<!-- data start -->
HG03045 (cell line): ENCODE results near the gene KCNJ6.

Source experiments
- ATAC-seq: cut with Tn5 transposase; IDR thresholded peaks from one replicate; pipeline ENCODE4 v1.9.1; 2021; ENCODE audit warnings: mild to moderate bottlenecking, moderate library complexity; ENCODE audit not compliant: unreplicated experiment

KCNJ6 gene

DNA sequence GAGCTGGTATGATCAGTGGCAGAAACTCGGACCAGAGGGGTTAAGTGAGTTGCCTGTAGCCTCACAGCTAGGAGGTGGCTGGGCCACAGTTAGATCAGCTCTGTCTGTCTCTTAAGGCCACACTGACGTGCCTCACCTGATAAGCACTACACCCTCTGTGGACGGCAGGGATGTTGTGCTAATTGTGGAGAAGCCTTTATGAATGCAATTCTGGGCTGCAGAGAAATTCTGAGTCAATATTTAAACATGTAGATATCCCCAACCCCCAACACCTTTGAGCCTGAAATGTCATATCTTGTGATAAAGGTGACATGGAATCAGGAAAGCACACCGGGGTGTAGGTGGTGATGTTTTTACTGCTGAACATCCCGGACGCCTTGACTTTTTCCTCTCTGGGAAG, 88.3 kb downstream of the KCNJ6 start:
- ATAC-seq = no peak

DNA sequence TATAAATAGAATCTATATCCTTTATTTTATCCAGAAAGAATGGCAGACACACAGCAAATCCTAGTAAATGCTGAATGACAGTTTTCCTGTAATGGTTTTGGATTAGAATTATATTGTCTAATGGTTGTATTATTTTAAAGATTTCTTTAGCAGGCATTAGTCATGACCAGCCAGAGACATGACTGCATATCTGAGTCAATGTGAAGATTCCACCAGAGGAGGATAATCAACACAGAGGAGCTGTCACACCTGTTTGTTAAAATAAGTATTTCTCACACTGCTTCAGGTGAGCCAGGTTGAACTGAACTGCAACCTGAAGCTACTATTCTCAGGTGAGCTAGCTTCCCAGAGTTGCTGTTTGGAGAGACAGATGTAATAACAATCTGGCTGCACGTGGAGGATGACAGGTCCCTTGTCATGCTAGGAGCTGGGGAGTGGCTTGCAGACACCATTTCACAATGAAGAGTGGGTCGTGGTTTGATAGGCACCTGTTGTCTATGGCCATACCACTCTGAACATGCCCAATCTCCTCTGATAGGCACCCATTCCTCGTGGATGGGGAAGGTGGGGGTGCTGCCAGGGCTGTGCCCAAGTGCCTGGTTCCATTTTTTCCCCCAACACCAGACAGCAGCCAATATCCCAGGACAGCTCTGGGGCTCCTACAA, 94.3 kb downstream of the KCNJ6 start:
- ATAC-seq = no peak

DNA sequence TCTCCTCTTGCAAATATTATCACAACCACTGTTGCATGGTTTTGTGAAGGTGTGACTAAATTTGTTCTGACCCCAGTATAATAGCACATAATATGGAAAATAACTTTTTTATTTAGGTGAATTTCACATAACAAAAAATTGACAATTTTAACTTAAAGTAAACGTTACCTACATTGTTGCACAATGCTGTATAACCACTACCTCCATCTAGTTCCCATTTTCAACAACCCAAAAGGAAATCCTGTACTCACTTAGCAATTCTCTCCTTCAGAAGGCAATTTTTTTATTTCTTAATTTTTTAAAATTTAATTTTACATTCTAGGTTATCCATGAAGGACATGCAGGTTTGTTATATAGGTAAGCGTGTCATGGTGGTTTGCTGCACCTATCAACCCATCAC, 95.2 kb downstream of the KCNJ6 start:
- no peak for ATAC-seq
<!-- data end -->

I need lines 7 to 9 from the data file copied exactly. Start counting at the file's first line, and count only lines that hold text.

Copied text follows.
DNA sequence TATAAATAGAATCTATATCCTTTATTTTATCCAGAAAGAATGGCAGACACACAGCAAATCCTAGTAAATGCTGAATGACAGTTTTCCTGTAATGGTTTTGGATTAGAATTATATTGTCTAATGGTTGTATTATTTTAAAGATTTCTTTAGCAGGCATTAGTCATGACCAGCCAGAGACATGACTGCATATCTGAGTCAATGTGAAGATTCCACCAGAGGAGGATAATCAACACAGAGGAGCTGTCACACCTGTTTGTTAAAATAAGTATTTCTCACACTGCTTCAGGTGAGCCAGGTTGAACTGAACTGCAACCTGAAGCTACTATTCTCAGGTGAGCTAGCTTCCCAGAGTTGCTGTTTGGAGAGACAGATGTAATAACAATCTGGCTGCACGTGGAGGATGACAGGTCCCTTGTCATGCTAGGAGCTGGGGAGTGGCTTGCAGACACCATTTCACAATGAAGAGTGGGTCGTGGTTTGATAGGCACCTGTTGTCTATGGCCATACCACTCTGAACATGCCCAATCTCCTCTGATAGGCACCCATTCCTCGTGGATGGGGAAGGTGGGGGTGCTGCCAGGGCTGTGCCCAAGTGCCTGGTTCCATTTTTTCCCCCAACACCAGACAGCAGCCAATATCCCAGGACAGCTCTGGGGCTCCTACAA, 94.3 kb downstream of the KCNJ6 start:
- ATAC-seq = no peak

DNA sequence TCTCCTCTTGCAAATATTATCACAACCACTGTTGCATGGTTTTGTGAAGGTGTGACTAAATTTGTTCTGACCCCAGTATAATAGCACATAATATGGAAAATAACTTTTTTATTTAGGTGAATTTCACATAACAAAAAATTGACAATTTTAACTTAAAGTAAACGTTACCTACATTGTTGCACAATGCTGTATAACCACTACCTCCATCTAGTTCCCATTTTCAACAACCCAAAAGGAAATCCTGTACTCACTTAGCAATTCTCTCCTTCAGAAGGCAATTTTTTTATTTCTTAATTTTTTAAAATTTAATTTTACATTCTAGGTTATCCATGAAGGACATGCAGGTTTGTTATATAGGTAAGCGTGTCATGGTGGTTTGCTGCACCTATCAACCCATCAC, 95.2 kb downstream of the KCNJ6 start: